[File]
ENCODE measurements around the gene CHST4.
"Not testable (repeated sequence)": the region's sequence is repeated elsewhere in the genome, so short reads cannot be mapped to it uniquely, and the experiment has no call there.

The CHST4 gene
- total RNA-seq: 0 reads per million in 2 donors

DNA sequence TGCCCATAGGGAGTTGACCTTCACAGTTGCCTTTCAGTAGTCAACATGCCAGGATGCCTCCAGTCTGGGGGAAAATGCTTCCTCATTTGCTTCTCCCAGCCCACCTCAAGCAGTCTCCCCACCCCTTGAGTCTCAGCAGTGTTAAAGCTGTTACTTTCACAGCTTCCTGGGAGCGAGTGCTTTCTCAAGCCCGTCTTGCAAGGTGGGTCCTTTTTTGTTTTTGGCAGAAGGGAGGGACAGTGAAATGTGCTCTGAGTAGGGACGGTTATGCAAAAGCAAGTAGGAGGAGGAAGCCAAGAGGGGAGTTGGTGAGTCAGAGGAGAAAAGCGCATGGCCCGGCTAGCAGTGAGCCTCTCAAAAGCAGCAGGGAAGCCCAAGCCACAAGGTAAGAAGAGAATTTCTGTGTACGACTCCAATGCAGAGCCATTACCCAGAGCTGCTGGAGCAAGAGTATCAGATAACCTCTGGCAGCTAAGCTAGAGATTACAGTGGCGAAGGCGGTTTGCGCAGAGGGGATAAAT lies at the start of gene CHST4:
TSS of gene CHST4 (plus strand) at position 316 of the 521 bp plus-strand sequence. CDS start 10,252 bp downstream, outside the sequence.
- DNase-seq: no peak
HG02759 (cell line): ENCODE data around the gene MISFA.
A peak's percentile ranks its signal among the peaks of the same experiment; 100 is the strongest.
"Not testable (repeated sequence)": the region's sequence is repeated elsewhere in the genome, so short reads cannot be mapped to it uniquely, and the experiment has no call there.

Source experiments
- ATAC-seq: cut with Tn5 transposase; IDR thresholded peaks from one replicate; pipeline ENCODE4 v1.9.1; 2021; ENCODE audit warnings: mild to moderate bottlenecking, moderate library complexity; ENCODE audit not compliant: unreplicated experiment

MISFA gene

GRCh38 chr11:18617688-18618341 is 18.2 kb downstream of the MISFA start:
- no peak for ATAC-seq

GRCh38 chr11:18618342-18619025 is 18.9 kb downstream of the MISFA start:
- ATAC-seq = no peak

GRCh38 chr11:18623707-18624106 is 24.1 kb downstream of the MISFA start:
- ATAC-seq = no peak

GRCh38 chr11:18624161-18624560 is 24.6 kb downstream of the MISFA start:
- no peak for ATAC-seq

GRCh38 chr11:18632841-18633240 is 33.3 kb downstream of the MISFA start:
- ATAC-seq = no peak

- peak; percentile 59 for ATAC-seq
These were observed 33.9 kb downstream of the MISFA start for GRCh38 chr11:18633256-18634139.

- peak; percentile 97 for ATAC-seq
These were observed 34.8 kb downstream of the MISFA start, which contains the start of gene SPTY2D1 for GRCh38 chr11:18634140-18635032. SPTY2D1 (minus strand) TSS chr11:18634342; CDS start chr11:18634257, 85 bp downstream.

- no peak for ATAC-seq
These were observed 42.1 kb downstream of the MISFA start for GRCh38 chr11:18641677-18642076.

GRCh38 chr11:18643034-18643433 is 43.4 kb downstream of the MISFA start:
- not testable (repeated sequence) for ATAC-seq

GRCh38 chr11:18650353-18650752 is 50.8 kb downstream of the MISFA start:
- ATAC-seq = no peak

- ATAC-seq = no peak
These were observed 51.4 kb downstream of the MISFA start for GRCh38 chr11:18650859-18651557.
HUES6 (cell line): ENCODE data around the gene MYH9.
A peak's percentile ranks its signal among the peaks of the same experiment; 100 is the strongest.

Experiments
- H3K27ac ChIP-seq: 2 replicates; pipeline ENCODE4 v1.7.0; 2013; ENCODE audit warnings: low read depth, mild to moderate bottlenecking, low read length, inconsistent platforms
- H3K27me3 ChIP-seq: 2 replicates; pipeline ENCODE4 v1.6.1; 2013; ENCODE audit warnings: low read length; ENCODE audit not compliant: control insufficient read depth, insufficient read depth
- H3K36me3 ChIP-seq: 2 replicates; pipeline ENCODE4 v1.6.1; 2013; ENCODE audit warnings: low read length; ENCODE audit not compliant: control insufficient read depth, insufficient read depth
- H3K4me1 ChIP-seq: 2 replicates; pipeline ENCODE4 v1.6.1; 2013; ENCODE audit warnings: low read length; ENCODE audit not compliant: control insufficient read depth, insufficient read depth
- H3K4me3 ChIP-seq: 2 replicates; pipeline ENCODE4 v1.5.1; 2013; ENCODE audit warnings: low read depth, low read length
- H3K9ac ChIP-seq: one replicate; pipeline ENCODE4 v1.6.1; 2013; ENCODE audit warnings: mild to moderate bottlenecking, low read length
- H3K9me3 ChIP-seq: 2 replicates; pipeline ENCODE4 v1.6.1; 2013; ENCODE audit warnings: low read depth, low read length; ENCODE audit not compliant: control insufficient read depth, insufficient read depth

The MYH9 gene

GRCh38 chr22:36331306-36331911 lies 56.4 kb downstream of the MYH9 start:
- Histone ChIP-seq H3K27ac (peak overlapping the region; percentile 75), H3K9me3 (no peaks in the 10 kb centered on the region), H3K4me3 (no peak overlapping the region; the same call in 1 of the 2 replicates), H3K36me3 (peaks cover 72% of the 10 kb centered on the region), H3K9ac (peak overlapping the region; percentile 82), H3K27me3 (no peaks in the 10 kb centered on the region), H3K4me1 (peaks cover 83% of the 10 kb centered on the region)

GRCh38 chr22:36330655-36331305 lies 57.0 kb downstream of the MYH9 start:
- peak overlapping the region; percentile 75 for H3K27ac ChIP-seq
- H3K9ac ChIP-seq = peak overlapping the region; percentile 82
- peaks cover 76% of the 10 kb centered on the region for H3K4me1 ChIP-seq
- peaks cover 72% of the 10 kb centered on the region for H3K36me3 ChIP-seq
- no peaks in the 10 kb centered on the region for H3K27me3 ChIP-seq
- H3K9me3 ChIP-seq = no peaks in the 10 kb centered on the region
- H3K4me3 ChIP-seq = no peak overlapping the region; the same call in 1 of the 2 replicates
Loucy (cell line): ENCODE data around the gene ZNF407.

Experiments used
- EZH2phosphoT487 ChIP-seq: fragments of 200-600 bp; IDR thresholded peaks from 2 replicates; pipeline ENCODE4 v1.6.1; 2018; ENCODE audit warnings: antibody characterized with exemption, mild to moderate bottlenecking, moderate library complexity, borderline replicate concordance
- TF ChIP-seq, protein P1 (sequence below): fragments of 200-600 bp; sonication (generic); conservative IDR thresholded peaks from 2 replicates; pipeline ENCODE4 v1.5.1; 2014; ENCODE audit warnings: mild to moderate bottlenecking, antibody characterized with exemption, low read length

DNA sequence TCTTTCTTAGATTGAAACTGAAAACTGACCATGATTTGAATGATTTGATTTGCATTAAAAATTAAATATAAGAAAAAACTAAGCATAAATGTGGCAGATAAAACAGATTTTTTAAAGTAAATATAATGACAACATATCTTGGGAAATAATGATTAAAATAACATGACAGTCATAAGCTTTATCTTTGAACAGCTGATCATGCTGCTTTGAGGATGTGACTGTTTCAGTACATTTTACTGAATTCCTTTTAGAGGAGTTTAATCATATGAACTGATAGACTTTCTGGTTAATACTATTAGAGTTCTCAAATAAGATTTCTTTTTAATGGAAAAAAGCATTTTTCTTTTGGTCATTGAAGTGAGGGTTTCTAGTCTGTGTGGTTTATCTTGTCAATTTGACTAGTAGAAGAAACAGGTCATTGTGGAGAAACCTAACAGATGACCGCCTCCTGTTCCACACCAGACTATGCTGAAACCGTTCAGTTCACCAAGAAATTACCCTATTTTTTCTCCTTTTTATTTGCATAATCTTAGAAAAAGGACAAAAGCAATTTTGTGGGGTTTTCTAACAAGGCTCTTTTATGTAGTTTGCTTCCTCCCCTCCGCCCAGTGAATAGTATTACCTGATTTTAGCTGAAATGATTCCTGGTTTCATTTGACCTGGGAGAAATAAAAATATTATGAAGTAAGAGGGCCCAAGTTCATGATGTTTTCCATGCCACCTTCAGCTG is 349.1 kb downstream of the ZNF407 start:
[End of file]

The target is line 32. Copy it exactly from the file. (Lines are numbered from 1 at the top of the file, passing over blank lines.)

GRCh38 chr11:18650353-18650752 is 50.8 kb downstream of the MISFA start: